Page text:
What Is All This Talk About “Employee Engagement” All About?

From time to time it’s good to get away from your regular work environment.

I found my recent travels that kept me out of the office for most of the last four weeks on personal and business matters quite refreshing, creative and renewing.

The first week (back in mid-August, which already seems like a lifetime ago) was in San Diego at a business retreat where I worked with my mastermind colleagues and came away with an entirely new Leadership Communication Model (see The 3 Levels of High-Performance Leadership Communication).

Then, it was on to a 2 1/2 week, Griswold Family Like European Vacation, which may have been my most personally transformational vacation I’ve ever taken, about which I will write more in near-future blog posts.

And, then, it was on to Toronto for a week of continuing education at a training for “Breaking the Mould” a new, 21st Century approach to “Employee Engagement.”

What is “Employee Engagement,” you may be asking?

The definition we created in the workshop is “Employee Engagement is what happens when employees stop working…and start caring.”

“Employee Engagement” is the answer to the many blog subscribers who have written to me in the last year asking how to get employees to:

  • Be more motivated
  • Take more self-initiative
  • Stop whining and caring only about a salary increase
  • Make decisions and take action for the job they are being paid to do
  • Stop throwing their co-workers/teammates “under the bus”

The Breaking the Mould process is the answer.


The “employee engagement” results the Breaking the Mould process has achieved is nothing short of phenomenal and transformational!

Especially, in a variety of unique work environments with historically “challenging” personnel, such as:

  • Long-term, cynical and jaded workers on an oil rig off the coast of South America as well as in the North Sea,
  • Chimney Sweep technicians,
  • Beauty salon workers,
  • International importing and exporting manufacturers

How can you create an engaged workforce?

The amazing thing is that this process is not brain surgery or rocket science.

It is simply communicating with your workforce in a very specific manner so they feel valued and feel they have a say in their work environment. Once human beings get a feeling they have control over their circumstances, they begin to take ownership of their situation.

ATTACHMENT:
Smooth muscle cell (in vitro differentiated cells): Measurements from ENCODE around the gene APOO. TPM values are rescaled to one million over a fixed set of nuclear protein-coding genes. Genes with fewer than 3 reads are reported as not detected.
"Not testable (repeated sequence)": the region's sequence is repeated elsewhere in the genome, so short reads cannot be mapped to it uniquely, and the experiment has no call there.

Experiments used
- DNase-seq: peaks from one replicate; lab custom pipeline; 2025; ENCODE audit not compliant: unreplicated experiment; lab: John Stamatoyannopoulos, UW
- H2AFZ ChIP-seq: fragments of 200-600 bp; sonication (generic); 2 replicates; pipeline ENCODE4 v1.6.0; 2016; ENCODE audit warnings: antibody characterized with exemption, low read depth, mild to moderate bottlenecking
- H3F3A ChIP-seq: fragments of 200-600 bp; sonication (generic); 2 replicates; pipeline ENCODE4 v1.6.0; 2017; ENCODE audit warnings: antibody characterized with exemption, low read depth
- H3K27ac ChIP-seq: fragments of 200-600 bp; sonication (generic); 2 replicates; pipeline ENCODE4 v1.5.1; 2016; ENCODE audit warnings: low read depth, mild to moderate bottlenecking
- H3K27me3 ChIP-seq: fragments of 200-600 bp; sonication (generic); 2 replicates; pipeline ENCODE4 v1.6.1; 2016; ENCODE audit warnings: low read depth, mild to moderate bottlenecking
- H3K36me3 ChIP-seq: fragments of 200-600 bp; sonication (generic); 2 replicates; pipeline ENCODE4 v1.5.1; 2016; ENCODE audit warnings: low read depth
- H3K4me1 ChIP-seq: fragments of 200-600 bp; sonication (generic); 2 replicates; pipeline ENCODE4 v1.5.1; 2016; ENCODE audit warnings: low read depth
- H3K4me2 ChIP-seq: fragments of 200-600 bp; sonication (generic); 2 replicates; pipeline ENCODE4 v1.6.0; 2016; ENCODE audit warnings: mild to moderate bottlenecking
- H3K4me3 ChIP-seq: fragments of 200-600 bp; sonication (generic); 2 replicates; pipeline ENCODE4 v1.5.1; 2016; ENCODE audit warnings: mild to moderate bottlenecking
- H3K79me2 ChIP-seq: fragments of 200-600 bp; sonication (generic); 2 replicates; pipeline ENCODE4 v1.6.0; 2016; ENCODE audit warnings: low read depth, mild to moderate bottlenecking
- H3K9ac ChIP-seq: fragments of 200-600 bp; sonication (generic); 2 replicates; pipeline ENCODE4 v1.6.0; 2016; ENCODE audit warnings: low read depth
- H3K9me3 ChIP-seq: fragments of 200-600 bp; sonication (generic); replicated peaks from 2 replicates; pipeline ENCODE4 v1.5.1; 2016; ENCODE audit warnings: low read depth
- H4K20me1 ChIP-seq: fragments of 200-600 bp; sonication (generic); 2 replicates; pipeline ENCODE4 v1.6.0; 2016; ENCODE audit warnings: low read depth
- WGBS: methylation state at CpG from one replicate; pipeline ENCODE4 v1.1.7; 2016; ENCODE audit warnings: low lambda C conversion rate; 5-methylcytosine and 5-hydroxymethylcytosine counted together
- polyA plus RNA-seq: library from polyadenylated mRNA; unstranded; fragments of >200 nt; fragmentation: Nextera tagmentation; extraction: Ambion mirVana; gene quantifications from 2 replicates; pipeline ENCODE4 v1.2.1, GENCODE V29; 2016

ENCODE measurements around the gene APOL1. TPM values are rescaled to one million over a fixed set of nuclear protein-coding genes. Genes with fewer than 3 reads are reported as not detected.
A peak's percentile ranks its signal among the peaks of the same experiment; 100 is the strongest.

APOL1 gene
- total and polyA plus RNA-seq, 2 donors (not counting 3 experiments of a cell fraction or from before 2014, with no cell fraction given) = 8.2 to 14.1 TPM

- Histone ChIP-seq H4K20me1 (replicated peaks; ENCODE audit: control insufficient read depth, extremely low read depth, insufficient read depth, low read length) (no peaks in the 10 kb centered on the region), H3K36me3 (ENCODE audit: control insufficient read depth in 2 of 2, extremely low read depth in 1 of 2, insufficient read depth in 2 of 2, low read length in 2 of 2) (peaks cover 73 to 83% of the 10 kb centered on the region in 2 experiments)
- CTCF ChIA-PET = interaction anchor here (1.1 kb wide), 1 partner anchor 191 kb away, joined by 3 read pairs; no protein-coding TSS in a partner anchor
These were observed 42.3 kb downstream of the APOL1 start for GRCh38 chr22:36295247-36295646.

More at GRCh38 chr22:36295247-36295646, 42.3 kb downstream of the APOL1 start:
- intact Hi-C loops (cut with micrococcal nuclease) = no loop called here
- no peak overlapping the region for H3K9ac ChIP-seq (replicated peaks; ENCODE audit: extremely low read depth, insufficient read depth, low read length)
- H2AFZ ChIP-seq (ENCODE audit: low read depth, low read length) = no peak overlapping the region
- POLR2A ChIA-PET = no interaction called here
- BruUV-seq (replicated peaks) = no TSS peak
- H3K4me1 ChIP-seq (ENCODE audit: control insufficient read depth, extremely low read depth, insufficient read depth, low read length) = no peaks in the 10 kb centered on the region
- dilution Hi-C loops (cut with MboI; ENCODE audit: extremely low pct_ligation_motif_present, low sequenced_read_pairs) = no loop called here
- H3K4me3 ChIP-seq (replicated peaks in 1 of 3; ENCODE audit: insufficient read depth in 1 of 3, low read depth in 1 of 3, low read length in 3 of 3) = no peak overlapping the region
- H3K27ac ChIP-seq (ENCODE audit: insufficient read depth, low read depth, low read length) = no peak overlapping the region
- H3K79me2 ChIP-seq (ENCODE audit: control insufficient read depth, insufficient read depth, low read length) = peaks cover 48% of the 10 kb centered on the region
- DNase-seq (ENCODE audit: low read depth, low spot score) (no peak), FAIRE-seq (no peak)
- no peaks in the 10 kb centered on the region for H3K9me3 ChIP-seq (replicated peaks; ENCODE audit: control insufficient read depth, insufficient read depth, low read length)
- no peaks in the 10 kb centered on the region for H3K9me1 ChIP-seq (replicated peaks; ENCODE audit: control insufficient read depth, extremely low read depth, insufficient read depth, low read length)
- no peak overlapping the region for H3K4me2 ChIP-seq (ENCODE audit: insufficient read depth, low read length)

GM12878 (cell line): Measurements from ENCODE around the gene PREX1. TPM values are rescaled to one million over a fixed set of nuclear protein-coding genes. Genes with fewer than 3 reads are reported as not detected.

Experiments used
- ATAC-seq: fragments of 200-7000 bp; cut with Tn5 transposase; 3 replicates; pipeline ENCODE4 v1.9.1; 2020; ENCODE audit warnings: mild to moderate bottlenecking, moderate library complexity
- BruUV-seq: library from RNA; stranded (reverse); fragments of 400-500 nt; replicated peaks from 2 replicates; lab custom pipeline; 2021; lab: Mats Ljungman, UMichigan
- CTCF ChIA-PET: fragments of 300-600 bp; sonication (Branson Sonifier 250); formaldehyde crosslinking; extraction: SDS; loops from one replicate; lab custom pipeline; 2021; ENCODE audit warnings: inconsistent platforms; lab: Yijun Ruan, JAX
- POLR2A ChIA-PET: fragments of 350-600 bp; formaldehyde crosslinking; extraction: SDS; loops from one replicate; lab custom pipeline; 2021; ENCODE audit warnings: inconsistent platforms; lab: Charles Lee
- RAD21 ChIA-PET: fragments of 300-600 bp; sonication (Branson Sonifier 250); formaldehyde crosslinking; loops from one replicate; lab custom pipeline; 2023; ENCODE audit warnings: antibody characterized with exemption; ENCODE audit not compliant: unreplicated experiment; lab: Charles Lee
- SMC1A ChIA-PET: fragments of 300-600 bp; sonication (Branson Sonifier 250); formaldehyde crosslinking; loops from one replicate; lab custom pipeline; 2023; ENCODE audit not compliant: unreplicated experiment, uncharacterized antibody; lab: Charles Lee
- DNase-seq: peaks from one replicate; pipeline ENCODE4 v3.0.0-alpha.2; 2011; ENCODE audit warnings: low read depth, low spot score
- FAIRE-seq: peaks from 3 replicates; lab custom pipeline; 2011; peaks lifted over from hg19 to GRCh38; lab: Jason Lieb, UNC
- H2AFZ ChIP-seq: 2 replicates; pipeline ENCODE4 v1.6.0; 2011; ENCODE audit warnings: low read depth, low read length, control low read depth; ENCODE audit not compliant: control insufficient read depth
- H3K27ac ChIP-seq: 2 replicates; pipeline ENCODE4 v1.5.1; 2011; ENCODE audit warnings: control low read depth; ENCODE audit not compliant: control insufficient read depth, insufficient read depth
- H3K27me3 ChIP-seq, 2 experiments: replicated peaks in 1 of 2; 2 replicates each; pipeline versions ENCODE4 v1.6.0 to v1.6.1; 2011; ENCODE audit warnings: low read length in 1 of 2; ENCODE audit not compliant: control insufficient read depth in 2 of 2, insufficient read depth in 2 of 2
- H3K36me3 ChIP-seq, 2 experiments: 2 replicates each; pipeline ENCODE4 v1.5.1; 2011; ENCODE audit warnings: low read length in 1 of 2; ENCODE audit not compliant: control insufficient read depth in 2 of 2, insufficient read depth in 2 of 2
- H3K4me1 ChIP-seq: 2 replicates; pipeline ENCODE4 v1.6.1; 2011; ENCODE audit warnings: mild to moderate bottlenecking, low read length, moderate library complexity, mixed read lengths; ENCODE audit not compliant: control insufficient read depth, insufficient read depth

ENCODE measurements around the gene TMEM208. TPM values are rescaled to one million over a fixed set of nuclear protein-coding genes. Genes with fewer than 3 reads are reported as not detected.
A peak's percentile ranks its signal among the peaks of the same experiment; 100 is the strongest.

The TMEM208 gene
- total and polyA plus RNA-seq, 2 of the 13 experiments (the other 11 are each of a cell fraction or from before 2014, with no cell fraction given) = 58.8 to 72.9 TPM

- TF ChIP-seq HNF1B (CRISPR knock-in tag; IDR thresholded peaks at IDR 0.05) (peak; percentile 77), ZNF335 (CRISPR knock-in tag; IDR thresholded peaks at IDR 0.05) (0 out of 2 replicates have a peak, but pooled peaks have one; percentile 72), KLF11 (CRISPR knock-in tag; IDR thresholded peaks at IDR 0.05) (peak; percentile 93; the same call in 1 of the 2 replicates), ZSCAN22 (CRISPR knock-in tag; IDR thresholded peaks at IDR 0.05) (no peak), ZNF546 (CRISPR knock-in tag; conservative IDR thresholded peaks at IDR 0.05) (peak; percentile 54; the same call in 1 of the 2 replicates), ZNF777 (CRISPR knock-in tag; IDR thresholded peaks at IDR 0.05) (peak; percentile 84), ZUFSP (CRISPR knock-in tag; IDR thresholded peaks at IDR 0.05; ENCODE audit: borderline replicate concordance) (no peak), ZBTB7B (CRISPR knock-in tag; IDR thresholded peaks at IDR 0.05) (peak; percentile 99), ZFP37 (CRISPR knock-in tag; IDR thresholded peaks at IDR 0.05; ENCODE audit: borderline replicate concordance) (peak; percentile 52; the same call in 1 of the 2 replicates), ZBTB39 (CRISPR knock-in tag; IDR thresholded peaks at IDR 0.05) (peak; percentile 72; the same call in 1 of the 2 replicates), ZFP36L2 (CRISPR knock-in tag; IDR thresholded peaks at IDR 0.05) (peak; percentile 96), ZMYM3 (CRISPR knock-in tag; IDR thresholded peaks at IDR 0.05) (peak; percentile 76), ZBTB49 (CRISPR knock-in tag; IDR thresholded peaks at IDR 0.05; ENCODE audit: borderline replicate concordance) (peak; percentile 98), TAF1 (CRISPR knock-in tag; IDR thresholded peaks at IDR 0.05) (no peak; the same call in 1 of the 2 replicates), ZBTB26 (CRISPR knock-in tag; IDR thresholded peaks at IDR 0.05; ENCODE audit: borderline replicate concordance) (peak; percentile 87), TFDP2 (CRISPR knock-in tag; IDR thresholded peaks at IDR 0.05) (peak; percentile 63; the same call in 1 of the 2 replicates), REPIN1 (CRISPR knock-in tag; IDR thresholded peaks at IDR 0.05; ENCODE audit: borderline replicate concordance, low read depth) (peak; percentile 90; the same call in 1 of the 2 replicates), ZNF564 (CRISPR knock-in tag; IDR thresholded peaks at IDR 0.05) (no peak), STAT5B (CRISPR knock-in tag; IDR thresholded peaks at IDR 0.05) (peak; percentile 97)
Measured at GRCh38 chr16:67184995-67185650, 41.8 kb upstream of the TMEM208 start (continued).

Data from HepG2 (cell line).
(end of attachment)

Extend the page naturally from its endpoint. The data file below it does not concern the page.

In 1998 and 1999 I was fortunate to hear U.S. General Norman Schwartzkopf give a keynote address, and he said, “It has been my experience that if you set high standards people will seek to meet or exceed those standards.

“If you tell people what needs to be done, give them the authority, autonomy and resources to get it done, they will exceed your expectations.”

“Breaking the Mould” offers a precise, systematic process for allowing that to happen I your organization.

I’m proud to be one of just two consultants in the United States certified to facilitate the Breaking the Mould process.

To investigate if Breaking the Mould is a fit for your company, I’m offering a limited number of exclusive, complimentary (a $297 value) “Breaking the Mould” Strategy Sessions. (use coupon code:  btm2011 – in the shopping cart order form after completing your Strategy Session Application)

To grab one of them click here.

‘til next time, make it a great week!



2 thoughts on “What Is All This Talk About “Employee Engagement” All About?

  1. Richard Shapiro says:

    Skip, loved your blog post on employee engagement. I totally agree with all of your posts. It’s important to show appreciation to your employees. In turn your employees will automatically show their appreciation to your customers. And, customers like to do business with companies that appreciate them and show that they care. Too many associates act like robots and treat customers as another widget in the assembly line. Also, I liked the way you explained how U.S. General Norman Schwartzkopf was so successful in his career. I also agree that people can exceed any expectation if you give them the tools, encouragement and the empowerment to do anything that want to accomplish. Richard Shapiro, The Center For Client Retention

  2. Skip Weisman, Workplace Communication Expert says:

    Thank you for stopping by and being inspired to leave a comment. I’m pleased you found value in the post and reinforced some of the ideas I put forth. I’m a big believer that engaged employees provide outstanding “internal customer service” by serving their team members at high levels which in turn leads to outstanding customer service towards the paying customer, which feeds your specialty Client Retention. Thanks, again for stopping by.

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